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Source four on a stick / spot dot

Discussion in 'Lighting and Electrics' started by JChenault, Jun 4, 2018.

  1. JChenault

    JChenault Well-Known Member

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    We will be performing for a festival using the house “Source 4 on a stick” as follow spots. We will be bringing a spot dot and I am trying to figure out the best way to temporarily attach the metal mounting plate to the aluminum body of the S4. ( and where to attach) so the magnet will stick. Anyone dealt with this? Any ideas?
     
  2. josh88

    josh88 Remarkably Tired. Premium Member Fight Leukemia

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    As long as you stick it down the barrel on a spot that won't get crazy hot you could use 3m mounting tape. its the double sided foam tape with varying degrees of strength. The extreme strength is hard to pull off but you can definitely do it. Thats the route I would go.
     
  3. AudJ

    AudJ Active Member

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    3m VHB is only good to 250 degrees F, but I know it can be removed with a little work.

    3m Ultra high temp is the permanent one up to 540 degrees F.
     
  4. derekleffew

    derekleffew Resident Curmudgeon Senior Team Premium Member

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    What? You're out of aluminum magnets?

    I'm thinking of something like a hose clamp around the entire barrel.
    [​IMG]
    Perhaps two, holding a ferrous plate. Still ruminating.

    Or attach the plate with Black-Tak.
    .
     
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  5. Amiers

    Amiers Lighting Phoenix 1 Lamp at a Time

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    Drill a hole in your spot dot base and hold it down with the barrel screw. I wouldn’t use 3M anything if it isn’t your fixture. Last thing you want is the house charging you for a fixture cause ya left tape behind.

    A good spot op shouldn’t need a dot though. Just saying.
     
  6. techieman33

    techieman33 Well-Known Member

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    It's situational. For most shows they shouldn't. But then there are those head shots from 200ft away. Or the shows where your running at 50% with a heavy diffusion and your fighting a bright wash.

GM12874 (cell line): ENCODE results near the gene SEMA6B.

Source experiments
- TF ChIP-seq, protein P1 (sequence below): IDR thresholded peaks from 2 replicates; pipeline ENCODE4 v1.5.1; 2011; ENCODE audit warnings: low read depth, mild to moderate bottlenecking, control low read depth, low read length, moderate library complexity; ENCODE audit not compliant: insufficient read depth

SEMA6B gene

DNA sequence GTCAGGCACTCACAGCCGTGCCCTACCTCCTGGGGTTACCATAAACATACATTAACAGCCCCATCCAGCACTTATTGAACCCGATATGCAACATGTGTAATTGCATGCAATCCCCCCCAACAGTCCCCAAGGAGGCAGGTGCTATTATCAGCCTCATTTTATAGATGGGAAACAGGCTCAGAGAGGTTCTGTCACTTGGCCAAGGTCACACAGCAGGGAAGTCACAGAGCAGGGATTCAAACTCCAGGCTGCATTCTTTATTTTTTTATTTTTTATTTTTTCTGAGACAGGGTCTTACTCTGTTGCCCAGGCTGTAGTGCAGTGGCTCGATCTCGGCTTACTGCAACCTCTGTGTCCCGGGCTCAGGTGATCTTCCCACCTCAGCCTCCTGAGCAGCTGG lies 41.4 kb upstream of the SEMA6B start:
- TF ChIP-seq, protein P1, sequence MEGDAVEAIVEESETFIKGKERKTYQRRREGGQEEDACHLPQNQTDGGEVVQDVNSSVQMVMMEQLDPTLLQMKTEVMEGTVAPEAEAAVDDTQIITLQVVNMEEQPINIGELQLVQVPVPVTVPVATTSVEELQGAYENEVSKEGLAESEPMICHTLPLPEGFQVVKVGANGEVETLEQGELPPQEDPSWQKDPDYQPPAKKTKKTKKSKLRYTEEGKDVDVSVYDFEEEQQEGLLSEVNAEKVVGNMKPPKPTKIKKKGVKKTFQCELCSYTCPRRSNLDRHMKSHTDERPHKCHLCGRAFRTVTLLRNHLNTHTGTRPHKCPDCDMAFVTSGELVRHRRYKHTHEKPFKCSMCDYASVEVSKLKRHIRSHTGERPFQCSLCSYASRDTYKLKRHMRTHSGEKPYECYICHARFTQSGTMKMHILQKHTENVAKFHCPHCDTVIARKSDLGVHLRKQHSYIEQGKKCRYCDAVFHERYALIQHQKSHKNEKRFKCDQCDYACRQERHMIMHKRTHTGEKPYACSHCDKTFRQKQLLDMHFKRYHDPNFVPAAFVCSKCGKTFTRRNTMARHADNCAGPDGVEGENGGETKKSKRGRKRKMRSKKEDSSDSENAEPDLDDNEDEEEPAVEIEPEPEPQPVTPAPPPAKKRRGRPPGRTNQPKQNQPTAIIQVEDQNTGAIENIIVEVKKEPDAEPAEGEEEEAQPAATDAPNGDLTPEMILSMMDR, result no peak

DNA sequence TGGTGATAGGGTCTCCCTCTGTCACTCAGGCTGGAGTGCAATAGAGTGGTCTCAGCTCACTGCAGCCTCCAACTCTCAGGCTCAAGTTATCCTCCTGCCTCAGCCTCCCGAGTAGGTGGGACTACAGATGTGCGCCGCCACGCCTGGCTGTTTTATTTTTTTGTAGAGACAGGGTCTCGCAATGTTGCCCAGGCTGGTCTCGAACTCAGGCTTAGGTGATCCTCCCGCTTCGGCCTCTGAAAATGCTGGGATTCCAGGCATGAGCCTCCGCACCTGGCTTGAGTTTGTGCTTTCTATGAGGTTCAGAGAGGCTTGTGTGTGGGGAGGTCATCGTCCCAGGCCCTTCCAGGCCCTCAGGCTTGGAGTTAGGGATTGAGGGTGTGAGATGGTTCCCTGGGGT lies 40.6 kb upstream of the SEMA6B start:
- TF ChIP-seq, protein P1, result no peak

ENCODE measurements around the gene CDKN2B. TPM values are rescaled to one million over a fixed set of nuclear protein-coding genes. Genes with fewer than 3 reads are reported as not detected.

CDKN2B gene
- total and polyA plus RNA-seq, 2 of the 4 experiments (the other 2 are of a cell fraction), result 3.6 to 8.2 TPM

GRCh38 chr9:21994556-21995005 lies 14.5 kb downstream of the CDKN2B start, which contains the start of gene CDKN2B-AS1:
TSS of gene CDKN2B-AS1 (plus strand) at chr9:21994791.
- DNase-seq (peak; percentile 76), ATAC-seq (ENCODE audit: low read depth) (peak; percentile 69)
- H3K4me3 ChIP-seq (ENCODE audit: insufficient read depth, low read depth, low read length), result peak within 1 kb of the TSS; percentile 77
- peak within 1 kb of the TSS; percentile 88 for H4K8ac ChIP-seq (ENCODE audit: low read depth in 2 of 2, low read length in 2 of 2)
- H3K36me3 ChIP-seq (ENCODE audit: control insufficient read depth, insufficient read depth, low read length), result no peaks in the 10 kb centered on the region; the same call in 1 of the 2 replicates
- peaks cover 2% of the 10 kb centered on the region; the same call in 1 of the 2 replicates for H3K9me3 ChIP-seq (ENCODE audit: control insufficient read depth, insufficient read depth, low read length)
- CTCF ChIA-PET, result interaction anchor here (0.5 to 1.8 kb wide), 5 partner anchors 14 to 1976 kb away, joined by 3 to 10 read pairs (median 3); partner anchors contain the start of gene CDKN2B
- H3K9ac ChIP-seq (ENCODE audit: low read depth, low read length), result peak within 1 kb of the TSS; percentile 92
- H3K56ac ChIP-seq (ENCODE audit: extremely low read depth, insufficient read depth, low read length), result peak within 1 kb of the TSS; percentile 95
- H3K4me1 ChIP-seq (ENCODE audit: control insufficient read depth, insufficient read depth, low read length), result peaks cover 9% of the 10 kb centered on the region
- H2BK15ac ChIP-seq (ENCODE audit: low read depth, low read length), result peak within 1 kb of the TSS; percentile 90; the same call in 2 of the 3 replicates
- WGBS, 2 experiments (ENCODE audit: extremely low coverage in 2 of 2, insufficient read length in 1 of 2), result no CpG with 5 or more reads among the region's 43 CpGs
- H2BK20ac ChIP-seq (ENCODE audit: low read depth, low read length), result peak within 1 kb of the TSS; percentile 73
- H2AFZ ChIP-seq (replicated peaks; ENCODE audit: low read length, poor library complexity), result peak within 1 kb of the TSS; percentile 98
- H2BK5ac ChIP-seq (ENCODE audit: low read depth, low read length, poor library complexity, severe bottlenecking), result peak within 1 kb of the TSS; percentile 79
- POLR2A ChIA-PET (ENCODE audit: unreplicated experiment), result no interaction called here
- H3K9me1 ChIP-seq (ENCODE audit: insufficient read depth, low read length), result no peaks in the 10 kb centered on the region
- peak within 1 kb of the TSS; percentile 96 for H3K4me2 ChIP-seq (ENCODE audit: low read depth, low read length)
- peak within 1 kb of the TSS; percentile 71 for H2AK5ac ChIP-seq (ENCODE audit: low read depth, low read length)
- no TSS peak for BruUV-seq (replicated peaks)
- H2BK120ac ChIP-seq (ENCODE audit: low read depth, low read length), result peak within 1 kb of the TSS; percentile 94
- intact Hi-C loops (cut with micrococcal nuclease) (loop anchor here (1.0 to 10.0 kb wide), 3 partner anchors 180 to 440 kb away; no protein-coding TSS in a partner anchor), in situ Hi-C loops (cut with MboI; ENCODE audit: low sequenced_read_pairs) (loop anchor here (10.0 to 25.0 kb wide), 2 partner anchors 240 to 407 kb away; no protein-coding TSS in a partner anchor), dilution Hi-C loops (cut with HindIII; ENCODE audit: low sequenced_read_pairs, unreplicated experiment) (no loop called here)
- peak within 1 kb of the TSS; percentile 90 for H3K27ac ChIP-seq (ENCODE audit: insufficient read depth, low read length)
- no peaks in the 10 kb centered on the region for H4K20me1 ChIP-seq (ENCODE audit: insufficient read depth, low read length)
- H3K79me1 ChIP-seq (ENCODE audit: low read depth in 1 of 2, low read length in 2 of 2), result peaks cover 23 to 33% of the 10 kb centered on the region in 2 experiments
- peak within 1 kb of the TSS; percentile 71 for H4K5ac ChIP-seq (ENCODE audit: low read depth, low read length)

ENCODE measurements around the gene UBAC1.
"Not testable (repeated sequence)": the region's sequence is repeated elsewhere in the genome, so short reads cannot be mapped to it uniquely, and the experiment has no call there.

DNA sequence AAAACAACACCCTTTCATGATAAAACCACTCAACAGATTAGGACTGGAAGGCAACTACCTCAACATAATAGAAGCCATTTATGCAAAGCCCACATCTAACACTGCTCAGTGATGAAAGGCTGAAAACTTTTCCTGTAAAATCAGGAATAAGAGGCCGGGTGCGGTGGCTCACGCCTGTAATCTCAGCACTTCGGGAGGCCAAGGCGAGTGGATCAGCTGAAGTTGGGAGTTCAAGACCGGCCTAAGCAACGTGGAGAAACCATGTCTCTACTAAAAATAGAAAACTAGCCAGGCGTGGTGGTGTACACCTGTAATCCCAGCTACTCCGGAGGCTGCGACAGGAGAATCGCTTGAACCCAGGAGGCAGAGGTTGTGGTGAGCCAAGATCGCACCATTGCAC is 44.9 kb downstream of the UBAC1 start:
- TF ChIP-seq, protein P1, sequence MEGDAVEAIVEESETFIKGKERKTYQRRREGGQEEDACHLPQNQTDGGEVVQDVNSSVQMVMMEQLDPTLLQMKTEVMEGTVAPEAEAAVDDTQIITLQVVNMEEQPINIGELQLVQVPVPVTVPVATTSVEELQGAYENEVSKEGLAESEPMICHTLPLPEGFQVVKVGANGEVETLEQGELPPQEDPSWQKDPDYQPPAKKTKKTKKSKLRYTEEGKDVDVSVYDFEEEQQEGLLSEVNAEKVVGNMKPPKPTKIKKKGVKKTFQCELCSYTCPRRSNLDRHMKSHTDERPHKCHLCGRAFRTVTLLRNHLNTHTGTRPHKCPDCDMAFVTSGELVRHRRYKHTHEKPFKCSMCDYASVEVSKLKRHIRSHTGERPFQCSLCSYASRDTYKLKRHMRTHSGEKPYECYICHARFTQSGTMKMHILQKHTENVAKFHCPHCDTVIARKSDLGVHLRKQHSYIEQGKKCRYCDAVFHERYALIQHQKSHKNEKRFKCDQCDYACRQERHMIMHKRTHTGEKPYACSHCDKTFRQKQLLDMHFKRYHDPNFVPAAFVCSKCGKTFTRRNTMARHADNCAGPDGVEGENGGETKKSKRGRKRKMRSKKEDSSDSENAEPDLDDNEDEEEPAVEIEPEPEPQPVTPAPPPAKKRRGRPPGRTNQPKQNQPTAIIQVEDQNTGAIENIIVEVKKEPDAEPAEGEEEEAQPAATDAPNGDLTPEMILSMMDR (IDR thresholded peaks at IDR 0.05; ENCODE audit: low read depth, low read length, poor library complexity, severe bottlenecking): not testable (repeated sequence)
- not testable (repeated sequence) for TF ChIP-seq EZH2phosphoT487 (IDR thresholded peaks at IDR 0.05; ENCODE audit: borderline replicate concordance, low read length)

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  7. danTt

    danTt Well-Known Member

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    Every spot op I've run into in my years of touring that told me "a good spot doesn't need a sight" was the type of spot op who would miss half of their pickups and be all over the stage. Just sayin.
     
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  8. JohnD

    JohnD Well-Known Member Fight Leukemia

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    I think Mr. Leffew's answer is better than the redneck engineering concept of using duck tape and baling wire.
     
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  9. ETCFIELDENG

    ETCFIELDENG Lin Wheeler ETC, Inc.

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    What about modifying a gel frame to hold the mounting plate.
     
  10. BillConnerFASTC

    BillConnerFASTC Well-Known Member

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    Would it stick to a top hat? (I can find one site that says if they are steel or other material.) Even easier.
     
  11. TimMc

    TimMc Well-Known Member

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    Nothing like running a 3k xenon spot and trying to find your beam while a dozen upstage VL3k are hitting you in the face, and a full front wash is up 100%.